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Pastors Fight to Not Protect Gays

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The movement to expand the definition of a hate crime to include same-sex sexual orientation as a protected class has garnered some unlikely foes -- a group of Virginia pastors.

Similar federal legislation recently failed. So did an effort to expand protection to homosexuals in hiring discrimination cases.

The Rev. Joe Ellison, executive director of Pastors for Family Values, worries that similar legislation may be proposed during this year's General Assembly session, which kicks off Jan. 9.

"We're not homophobic, but we have the right to hire the people we want in our churches," says Ellison, who will lead the group's lobbying efforts at the Capitol. "The government should not be involved."

Pastors for Family Values grew from lobbying efforts surrounding last year's successful marriage amendment campaign. During that campaign, a group of pastors, including Ellison, approached the Richmond-based Family Foundation to help work for the cause.

Afterward, the pastors — a group that's grown to about 60 pastors from all denominations — asked their Family Foundation allies if they could organize as an arm the group.

The pairing was ideal, says Chris Freund, a Family Foundation spokesman, who confirmed his own organization's concerns about possible state legislative efforts that would force churches to hire gays and lesbians and could ban them from speaking against sexual practices they consider morally wrong.

"We haven't seen [the bills] yet, but we suspect [they] will be submitted," Freund says. "That's the big fear. Both bills really put us on that slippery slope … to hire people they would not normally hire, who they feel violate biblical principles."

Dyana Mason, executive director of Equality Virginia, a leading statewide lobbying organization for gay, lesbian and transgender issues, says the pastors' fears are overstated — and poorly thought out.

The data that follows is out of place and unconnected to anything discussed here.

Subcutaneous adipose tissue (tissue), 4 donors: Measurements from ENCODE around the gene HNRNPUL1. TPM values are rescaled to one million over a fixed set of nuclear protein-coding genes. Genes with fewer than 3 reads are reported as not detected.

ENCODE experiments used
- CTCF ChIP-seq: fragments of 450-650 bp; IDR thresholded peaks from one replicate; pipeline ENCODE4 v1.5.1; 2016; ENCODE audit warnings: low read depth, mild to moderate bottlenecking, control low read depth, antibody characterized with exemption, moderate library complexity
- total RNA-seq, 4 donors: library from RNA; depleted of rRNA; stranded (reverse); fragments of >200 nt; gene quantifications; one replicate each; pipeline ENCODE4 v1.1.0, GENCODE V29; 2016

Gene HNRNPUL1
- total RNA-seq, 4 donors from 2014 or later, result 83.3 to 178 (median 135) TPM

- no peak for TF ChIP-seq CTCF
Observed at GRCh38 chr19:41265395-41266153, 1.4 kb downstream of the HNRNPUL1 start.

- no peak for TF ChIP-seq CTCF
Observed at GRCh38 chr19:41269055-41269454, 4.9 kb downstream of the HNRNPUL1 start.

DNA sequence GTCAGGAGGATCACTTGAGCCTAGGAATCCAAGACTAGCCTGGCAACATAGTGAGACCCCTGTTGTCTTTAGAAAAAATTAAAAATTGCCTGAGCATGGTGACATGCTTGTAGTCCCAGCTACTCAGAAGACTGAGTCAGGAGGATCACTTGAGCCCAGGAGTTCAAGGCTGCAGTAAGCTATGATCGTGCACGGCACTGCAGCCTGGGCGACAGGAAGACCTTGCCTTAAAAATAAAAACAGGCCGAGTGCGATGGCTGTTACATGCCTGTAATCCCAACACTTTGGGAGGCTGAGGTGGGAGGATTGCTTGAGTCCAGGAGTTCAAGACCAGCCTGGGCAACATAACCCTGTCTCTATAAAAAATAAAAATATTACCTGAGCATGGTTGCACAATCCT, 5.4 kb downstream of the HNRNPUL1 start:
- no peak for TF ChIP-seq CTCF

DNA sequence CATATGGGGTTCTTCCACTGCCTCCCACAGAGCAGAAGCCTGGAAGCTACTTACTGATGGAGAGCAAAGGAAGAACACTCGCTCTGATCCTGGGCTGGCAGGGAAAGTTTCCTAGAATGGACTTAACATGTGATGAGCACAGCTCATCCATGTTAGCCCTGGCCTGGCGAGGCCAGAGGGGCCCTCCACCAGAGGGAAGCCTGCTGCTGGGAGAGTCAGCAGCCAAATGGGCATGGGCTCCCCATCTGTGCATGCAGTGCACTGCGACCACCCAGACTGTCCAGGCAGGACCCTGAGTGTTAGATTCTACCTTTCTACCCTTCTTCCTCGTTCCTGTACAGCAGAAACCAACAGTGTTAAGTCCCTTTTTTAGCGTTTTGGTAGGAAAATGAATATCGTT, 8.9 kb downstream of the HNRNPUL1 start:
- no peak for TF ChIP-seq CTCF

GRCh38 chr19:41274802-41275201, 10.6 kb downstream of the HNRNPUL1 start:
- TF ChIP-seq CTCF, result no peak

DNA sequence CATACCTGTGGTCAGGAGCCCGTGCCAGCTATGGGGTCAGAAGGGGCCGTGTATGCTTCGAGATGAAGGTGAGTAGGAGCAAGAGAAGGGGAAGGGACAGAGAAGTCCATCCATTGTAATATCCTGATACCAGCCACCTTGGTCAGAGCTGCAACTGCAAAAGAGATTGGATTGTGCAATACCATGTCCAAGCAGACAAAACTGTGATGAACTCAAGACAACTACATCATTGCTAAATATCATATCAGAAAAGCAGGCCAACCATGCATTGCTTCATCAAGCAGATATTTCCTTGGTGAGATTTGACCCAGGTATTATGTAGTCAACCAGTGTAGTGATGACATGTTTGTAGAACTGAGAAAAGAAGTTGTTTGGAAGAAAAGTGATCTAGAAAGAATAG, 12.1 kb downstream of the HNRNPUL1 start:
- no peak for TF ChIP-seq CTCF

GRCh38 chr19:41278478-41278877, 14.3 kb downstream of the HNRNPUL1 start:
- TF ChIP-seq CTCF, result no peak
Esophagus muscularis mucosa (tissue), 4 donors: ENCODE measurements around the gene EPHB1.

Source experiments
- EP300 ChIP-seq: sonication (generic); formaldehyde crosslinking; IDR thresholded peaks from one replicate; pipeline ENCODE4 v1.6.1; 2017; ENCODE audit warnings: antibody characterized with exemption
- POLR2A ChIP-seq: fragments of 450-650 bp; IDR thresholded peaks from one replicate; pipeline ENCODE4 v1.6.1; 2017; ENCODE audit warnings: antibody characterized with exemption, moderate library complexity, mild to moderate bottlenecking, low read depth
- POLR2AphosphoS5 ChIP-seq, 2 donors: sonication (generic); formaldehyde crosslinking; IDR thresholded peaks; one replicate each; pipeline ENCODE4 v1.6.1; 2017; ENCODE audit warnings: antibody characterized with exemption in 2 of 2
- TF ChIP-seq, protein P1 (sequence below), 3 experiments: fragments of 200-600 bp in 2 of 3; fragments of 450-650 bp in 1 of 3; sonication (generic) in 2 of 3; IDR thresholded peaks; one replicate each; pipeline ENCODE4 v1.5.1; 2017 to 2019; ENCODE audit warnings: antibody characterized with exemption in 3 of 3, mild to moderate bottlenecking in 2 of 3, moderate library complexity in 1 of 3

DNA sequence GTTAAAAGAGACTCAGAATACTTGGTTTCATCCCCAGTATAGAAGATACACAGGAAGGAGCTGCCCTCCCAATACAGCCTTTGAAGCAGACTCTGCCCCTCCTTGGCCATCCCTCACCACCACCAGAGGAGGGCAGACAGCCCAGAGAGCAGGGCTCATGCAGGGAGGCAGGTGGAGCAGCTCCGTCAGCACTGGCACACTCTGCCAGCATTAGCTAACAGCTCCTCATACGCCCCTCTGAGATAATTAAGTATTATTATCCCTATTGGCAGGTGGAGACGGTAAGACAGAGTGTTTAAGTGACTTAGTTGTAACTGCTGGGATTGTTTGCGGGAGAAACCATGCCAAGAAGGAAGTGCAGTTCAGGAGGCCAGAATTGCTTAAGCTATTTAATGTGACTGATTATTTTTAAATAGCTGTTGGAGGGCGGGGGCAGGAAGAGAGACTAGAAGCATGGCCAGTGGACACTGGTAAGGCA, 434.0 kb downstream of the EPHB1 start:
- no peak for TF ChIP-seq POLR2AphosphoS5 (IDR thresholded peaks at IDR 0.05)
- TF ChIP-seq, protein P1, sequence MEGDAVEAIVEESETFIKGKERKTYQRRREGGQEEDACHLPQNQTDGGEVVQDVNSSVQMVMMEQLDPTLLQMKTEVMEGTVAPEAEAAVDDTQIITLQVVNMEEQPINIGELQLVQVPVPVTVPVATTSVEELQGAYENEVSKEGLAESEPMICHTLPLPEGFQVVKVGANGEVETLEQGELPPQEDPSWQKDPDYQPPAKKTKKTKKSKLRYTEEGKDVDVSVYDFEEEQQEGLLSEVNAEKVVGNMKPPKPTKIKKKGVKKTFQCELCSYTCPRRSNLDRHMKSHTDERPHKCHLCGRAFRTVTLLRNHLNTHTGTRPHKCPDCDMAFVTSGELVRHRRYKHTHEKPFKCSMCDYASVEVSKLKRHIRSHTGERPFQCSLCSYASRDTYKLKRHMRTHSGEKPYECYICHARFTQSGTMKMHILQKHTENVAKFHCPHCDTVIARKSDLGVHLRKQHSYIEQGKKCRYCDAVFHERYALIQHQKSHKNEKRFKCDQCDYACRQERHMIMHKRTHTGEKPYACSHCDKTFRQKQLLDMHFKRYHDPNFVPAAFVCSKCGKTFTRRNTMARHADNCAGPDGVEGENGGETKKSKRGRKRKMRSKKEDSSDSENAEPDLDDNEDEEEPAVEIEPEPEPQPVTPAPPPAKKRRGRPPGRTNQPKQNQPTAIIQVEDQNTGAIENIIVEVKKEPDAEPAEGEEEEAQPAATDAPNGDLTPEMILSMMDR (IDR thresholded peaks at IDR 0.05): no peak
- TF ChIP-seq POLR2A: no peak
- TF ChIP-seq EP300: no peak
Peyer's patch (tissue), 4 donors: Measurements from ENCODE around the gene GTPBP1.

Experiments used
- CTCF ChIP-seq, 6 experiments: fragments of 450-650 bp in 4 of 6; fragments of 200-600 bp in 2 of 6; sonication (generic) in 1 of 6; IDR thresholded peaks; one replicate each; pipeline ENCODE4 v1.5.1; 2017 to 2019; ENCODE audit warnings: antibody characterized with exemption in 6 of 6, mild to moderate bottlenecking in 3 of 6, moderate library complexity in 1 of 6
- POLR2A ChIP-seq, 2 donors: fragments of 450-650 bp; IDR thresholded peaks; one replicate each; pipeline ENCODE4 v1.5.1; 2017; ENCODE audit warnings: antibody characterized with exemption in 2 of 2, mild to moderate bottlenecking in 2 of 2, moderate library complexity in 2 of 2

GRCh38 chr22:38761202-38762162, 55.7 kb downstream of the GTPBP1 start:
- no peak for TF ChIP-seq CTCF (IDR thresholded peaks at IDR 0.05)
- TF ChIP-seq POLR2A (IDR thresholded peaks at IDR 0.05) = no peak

The federal hate crimes bill had a religious exemption, Mason says, and the hiring nondiscrimination bill was in line with the will of the people. She cites a recent poll showing 87 percent of respondents favoring an end to workplace discrimination.

"These groups are very … intimidated by the fact that there's a growing fair-minded majority in Virginia and around the country," she says. "Protecting people based on their gender identity does not threaten their religion. That is a very American value. That's a very religious value. That's a very Virginia value."

But homosexuality is not a religious or family value, says Ellison, who repeats that he doesn't condemn homosexuals, just homosexual acts.

He says churches have the right — God-given — to express and defend their faith. He expects other pastors agree, anticipating increased enrollment as the legislative session kicks off and the group begins its efforts, which also include a stand against predatory lending practices.

"We want this to be the strongest conservative evangelical group in the state," he says of Pastors for Family Values. "We want to be diverse. We want to pick the ball up where the moral majority left off." — Chris Dovi

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